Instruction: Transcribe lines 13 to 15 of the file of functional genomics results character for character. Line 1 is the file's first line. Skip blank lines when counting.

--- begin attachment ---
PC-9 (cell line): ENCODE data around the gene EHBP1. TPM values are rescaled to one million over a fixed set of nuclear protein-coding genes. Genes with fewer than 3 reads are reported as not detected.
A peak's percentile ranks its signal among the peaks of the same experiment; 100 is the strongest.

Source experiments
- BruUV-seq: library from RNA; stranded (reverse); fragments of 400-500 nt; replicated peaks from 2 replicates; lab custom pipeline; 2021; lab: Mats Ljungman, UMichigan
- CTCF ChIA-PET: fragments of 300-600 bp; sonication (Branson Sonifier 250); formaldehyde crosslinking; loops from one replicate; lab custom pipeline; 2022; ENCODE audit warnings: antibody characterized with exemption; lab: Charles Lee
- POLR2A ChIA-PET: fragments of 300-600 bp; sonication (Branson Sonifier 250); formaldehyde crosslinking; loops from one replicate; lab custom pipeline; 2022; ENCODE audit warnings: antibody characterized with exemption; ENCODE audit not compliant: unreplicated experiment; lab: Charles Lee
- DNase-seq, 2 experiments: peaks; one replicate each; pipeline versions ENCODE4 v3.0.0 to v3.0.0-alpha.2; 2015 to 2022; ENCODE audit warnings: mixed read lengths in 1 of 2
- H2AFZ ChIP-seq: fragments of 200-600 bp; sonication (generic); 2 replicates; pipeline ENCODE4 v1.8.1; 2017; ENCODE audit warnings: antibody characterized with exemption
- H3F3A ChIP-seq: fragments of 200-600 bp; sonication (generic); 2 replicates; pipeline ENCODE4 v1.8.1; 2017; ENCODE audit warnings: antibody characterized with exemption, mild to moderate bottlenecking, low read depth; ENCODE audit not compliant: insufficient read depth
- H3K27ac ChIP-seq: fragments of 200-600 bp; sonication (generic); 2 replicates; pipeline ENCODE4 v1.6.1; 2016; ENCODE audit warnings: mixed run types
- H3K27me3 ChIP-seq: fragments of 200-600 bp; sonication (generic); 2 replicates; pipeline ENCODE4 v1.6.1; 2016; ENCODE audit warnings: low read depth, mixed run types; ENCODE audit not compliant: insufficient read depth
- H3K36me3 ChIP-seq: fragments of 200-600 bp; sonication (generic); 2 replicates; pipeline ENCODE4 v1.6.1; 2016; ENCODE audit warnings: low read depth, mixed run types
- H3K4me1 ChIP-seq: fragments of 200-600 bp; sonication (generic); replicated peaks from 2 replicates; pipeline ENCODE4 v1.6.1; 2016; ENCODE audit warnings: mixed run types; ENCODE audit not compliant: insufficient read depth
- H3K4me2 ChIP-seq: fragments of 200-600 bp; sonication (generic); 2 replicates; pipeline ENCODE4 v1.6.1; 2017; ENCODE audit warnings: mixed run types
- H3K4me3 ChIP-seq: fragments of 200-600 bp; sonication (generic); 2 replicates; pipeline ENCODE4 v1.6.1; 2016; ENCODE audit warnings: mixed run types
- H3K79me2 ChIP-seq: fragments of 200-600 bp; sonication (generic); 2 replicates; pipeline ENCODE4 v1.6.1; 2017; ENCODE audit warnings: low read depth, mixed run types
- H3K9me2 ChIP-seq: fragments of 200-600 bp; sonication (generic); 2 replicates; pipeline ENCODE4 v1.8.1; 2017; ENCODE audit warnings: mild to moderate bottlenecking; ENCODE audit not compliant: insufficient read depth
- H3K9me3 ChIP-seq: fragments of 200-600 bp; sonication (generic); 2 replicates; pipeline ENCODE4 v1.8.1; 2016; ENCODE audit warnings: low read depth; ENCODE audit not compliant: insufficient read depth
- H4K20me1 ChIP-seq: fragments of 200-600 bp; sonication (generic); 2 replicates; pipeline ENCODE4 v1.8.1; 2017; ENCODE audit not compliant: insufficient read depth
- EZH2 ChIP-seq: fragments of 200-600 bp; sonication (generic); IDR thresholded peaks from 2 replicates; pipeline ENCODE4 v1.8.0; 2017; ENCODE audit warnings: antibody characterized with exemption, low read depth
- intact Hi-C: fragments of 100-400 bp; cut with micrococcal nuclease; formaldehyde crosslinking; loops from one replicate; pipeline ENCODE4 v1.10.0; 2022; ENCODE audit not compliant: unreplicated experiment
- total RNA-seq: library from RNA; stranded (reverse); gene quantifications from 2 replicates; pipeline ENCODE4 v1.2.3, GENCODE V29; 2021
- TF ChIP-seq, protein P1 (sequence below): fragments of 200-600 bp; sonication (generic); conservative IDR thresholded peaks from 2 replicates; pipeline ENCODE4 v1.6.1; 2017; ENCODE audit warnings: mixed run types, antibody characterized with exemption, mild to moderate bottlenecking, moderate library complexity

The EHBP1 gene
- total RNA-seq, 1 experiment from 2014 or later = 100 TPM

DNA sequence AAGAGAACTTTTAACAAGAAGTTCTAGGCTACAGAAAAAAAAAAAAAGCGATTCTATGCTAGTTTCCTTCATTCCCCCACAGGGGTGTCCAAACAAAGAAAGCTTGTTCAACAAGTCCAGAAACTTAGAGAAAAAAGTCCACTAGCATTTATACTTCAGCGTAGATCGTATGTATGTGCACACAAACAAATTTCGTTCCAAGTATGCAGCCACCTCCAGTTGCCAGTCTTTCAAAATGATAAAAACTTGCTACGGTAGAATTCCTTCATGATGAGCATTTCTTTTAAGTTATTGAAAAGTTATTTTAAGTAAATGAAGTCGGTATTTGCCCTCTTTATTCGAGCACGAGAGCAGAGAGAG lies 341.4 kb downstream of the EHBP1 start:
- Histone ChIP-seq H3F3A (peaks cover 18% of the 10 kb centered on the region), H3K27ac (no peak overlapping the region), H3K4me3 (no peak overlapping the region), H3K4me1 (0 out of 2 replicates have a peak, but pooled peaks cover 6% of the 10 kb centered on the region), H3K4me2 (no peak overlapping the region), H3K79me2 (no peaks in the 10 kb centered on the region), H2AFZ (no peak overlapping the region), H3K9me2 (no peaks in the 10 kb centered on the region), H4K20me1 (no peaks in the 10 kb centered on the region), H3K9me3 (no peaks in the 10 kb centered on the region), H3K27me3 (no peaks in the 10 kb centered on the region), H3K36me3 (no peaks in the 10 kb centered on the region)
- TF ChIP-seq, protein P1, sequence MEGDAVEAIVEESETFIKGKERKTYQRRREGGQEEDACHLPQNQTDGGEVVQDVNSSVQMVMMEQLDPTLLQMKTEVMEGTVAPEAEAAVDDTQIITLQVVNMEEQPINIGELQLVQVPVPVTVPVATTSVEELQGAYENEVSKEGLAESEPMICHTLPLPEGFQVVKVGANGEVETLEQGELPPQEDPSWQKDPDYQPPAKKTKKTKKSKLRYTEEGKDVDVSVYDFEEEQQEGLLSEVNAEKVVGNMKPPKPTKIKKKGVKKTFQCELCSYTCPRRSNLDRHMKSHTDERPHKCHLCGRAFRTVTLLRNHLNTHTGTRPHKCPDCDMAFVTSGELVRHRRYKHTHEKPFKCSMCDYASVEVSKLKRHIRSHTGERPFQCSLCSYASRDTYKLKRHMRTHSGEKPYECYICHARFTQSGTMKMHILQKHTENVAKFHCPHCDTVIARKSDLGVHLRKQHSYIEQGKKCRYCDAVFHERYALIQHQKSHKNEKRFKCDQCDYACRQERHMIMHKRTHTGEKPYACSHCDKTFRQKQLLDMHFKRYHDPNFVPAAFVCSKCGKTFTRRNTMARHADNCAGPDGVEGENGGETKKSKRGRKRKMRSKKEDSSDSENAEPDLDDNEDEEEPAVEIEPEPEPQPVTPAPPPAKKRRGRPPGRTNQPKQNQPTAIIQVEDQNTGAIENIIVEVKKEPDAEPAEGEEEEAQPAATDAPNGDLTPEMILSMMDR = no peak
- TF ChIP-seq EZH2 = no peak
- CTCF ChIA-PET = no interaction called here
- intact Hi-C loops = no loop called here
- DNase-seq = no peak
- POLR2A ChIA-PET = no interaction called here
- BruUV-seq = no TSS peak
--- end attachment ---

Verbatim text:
- H3K4me1 ChIP-seq: fragments of 200-600 bp; sonication (generic); replicated peaks from 2 replicates; pipeline ENCODE4 v1.6.1; 2016; ENCODE audit warnings: mixed run types; ENCODE audit not compliant: insufficient read depth
- H3K4me2 ChIP-seq: fragments of 200-600 bp; sonication (generic); 2 replicates; pipeline ENCODE4 v1.6.1; 2017; ENCODE audit warnings: mixed run types
- H3K4me3 ChIP-seq: fragments of 200-600 bp; sonication (generic); 2 replicates; pipeline ENCODE4 v1.6.1; 2016; ENCODE audit warnings: mixed run types